What Changes Are Being Made to Pensions?
- Average of £330 pay cut from this week
- Minimum amount put into pensions will increase
- Employers will have to contribute more
- Is this good for you?
From this Friday, Brits will lose out on an average of £330 a year due to changes in workplace pensions.
This is because the minimum amount that is automatically taken from your earnings for your pension will increase from one per cent to three per cent, starting on Friday 6th April.
At the same time, the employer minimum contributions will rise from one per cent to two per cent, meaning that when you access your pension, you’ll be much better off.
With the average earning in Britain at £26,624 a year, the amount you’ll put into your pension will rise on average from £164.74 to £494.21 annually, an increase of £329.47.
This figure will vary depending on how much you earn, and how much you currently put in your pension.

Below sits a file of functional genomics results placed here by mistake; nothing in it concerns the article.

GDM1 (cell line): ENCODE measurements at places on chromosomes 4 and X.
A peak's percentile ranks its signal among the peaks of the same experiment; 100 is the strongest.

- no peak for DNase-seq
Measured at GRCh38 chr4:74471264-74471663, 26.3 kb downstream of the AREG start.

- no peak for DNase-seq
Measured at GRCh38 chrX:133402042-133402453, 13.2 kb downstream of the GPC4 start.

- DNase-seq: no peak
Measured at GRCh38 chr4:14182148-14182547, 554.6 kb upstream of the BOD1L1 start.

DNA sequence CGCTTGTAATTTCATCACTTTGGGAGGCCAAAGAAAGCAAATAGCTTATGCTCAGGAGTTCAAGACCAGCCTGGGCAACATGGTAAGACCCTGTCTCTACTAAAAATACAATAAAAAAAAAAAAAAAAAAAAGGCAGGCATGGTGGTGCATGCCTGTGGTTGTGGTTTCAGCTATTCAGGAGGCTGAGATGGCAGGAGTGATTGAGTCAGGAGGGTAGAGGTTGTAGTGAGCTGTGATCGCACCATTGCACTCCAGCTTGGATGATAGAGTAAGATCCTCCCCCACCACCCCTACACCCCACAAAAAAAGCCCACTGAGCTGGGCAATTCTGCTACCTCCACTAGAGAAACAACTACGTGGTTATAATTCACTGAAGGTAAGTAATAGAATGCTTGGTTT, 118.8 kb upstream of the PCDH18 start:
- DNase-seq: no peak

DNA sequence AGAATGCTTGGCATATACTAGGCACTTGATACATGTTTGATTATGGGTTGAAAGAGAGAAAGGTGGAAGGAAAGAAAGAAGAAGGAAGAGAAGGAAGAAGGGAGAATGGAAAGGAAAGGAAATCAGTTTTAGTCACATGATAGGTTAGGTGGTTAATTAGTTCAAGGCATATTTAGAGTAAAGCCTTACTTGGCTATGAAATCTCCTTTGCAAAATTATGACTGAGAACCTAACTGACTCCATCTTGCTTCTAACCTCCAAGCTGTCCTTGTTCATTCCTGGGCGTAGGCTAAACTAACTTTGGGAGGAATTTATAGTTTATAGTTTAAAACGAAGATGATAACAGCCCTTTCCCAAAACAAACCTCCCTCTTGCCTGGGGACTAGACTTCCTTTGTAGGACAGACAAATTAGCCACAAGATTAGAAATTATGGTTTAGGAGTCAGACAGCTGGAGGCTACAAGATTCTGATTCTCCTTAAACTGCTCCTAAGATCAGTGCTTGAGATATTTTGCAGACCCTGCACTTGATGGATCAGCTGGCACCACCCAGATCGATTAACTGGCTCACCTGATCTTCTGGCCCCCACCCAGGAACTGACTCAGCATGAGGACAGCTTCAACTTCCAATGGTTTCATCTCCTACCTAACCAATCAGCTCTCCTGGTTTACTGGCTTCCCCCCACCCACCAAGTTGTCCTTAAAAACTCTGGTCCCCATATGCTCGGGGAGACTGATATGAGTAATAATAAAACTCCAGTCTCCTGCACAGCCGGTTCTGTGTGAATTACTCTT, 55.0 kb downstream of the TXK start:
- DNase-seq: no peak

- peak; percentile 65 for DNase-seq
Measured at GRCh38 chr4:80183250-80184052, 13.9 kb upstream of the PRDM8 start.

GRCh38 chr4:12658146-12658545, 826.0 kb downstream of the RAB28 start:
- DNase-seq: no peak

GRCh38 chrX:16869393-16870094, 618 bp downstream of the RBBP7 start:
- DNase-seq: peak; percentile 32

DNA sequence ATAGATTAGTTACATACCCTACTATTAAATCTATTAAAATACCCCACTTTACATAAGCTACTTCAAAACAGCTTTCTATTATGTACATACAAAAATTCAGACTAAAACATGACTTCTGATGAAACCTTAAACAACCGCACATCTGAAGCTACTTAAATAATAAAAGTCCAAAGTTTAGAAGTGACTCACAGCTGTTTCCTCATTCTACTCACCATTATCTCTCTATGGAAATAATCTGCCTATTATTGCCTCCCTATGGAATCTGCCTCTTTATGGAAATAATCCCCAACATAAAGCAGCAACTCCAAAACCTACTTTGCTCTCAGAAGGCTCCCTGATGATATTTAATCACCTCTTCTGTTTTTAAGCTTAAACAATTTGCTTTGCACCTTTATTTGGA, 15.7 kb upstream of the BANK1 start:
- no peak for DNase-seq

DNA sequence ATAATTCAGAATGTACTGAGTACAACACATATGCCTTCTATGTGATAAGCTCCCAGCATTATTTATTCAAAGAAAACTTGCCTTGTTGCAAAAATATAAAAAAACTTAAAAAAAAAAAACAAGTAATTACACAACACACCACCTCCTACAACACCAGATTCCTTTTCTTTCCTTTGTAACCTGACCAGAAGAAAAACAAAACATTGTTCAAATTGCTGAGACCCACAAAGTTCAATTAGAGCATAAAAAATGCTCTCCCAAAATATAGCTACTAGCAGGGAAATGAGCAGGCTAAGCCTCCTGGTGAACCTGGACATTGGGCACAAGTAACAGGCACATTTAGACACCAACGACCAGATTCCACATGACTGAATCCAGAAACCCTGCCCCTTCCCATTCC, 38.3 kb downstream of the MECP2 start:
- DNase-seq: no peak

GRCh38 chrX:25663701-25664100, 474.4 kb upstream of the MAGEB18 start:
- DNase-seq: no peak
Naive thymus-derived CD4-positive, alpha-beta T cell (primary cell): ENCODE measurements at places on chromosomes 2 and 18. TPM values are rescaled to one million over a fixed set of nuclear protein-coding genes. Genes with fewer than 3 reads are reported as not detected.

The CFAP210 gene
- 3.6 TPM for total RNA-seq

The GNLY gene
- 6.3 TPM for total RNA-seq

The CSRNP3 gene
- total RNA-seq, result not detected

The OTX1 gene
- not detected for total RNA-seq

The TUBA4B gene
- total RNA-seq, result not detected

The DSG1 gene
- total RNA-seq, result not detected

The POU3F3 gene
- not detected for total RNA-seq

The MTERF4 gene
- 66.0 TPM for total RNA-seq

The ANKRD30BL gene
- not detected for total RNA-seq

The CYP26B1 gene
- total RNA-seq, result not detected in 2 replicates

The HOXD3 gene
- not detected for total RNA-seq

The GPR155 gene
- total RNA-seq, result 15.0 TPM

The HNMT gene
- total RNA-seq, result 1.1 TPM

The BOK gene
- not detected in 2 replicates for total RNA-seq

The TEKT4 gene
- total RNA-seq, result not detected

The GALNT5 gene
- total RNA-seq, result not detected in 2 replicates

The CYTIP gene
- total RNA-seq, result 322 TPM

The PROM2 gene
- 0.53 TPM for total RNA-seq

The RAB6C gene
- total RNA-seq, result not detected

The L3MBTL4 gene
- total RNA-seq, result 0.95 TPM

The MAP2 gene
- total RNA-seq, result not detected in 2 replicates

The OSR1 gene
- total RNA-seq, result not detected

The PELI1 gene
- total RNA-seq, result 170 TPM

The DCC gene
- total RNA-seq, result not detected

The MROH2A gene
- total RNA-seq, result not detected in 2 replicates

While you might feel a pinch now, especially with bills rising faster than inflation, you’ll be lining your pension pot for when you retire, and there will also be more from your employer.
Aegon, a pension and insurance company, estimated that with the increased contributions made by someone aged 22, by the time that person is 68 there will be a pension of £450,000.
Kate Smith, Aegon head of pensions, said, “Extra employer contributions into a workplace pension is like a pay rise, and it’s unlikely anyone would turn that down.”
The minimum contribution will rise again in April 2019 to eight per cent overall, with employees having to pay in five per cent and employers chipping in three per cent.
You can, however, opt out of the scheme to get the money now, instead of saving it for retirement.
To do that, you need to get an opt-out notice from your pension provider, fill it in, and give it to your boss.
Your employer then has to refund all the money that’s in your pension pot- though you can only do this in the first month after you’ve been opted in.
The decision to opt out could end up costing workers up to £450,000 over their working lifetime, and enormous sum of money that would effectviely be thrown away.